This week, Carolina Journal’s Lindsay Marchello reported on General Assembly Republicans’ plans to refund part of this year’s state surplus. According to Marchello:

General Assembly leaders in a news conference announced a plan to return to taxpayers’ money from the $900-million surplus. 


Income-tax payments and sales tax collections ran higher than expected. Lawmakers were tasked with deciding what to do with the windfall, with ideas such as putting the money in savings or refunding it to taxpayers.

House Speaker Tim Moore, R-Cleveland, and Senate leader Phil Berger, R-Rockingham, decided a refund was best. 

“My experience is you spend the money better than the government does,” Moore said. “We propose to send that surplus back to the people who earned it.”


Moore and Berger said Wednesday, Aug. 21, that a bill will be introduced soon outlining the Taxpayer Refund Act, which would base refunds on how much filers paid in state taxes.

…Berger said the Senate Finance Committee will take up the measure Thursday and expected a floor vote early next week.

…North Carolina taxpayers could get a check from the state by late November. 

How much?

Berger said individuals could see a maximum of $125, and couples could get as much as $250.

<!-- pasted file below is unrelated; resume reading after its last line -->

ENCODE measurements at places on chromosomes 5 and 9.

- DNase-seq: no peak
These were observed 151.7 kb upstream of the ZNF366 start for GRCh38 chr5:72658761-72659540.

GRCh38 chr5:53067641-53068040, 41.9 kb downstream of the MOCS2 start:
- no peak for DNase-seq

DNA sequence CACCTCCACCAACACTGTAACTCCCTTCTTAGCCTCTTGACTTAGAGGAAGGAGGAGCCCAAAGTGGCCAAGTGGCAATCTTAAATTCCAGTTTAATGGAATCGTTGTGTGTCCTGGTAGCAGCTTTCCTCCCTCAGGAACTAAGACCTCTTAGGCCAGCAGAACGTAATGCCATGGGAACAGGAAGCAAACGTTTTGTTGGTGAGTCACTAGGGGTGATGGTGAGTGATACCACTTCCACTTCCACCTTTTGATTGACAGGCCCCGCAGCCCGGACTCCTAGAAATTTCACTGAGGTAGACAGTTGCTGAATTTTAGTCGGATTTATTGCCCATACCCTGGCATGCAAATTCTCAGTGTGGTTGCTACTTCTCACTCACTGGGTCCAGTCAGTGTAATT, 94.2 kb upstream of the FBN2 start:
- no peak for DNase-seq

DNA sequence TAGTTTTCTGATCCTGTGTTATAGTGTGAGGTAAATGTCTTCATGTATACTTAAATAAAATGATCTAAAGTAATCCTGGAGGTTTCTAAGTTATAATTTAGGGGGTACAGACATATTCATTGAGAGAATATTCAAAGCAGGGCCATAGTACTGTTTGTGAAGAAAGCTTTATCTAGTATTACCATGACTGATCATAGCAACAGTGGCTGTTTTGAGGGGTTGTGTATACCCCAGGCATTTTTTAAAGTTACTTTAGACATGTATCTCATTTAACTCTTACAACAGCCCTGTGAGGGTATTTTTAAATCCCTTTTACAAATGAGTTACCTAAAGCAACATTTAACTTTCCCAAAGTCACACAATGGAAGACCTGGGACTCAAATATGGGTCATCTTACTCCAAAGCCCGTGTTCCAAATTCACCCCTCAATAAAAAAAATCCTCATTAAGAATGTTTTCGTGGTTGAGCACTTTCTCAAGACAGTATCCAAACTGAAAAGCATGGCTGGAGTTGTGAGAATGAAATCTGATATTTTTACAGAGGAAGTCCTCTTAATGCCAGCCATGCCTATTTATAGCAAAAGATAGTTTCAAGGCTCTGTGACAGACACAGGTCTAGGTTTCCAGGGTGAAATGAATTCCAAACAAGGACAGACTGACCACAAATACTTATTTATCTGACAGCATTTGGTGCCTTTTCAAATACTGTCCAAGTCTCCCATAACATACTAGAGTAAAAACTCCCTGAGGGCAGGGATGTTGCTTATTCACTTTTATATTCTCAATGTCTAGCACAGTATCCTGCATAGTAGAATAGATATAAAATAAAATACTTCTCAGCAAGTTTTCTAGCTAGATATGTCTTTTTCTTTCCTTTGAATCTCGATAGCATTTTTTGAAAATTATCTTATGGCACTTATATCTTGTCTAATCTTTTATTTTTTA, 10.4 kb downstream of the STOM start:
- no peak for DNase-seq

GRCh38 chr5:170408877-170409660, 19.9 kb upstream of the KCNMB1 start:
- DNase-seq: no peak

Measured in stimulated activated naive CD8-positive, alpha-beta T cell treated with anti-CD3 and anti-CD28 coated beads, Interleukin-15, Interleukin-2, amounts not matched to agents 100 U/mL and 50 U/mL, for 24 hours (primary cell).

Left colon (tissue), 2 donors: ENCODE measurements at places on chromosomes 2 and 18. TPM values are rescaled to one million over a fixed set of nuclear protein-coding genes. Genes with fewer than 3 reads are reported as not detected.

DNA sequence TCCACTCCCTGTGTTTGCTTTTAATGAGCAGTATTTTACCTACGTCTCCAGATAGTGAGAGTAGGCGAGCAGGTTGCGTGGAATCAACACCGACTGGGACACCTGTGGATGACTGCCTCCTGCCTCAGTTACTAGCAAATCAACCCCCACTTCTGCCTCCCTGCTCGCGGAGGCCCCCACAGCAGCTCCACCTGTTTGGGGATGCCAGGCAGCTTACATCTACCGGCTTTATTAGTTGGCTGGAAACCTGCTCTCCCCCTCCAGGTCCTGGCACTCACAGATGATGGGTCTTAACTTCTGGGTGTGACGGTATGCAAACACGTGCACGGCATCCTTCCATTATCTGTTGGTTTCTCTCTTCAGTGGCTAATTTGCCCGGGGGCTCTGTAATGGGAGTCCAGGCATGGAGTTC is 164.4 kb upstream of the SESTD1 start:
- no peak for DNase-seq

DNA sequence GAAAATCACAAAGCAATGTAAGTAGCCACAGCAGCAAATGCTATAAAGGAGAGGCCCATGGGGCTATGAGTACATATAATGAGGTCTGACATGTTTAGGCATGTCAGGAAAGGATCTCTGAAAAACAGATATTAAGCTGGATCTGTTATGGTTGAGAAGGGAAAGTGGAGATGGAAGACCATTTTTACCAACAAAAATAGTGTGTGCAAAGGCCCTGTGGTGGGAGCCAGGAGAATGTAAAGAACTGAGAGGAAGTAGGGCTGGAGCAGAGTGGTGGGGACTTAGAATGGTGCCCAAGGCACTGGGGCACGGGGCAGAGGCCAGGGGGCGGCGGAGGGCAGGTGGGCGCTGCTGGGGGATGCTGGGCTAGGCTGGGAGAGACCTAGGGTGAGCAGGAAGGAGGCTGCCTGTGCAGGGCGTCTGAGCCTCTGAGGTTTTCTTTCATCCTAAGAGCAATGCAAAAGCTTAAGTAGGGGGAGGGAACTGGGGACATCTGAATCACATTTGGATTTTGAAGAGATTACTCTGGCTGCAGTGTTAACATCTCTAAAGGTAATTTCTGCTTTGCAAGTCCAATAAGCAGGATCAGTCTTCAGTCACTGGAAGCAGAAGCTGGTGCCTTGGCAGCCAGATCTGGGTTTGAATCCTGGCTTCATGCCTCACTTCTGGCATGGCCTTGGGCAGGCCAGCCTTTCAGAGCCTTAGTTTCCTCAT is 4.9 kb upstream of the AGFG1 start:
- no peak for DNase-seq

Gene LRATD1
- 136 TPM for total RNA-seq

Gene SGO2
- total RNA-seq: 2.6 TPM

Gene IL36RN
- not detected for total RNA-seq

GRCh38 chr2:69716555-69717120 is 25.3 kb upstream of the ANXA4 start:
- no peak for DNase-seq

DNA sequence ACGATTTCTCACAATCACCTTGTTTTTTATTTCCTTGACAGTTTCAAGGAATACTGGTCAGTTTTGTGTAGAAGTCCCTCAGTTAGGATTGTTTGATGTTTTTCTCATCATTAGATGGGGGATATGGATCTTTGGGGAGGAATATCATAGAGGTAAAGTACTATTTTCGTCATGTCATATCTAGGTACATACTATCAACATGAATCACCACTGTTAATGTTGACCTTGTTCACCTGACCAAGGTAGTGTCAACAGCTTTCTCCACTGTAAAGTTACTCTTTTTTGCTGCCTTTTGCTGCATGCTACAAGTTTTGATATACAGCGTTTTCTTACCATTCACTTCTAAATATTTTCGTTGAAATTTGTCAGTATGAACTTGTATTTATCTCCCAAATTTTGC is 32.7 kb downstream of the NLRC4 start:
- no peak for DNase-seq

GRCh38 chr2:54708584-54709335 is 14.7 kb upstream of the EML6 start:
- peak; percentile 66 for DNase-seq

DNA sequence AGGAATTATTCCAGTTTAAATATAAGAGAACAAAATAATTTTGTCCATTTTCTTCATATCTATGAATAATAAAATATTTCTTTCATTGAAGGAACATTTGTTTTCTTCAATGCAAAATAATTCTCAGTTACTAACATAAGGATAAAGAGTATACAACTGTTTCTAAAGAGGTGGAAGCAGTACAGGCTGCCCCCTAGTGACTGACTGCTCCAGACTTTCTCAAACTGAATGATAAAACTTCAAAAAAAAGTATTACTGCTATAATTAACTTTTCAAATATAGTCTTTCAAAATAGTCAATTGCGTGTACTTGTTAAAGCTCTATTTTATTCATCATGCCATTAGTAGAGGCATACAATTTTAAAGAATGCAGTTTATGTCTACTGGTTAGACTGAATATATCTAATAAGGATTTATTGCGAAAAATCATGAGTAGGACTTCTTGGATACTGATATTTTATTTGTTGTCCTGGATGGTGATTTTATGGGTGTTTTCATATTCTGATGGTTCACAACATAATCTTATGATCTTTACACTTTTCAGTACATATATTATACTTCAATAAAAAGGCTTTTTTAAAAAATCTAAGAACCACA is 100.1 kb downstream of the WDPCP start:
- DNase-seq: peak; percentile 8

About $680 million will cover the refunds and the cost of sending checks. The rest of the surplus will go to the Rainy Day Fund. Berger and Moore said more than 5.1 million taxpayers will receive a refund, with more than 90% getting the maximum amount. Roughly 350,000 taxpayers would get back all the state income taxes they paid last year.

Marchello reports JLF’s Joseph Coletti believes the refund could grease the gears on budget negotiations. She quotes Coletti as stating:

“Offering a refund to taxpayers, which could be thought of as a dividend for their investment in state government, would accept the steadfast demands of House Democrats and Gov. Cooper for Medicaid expansion at face value,” Coletti said. “Maybe an offer to refund taxpayers is just the kick needed to get things going.”

Read the full story here. Keep up to date on the news of the budget impasse as it unfolds here.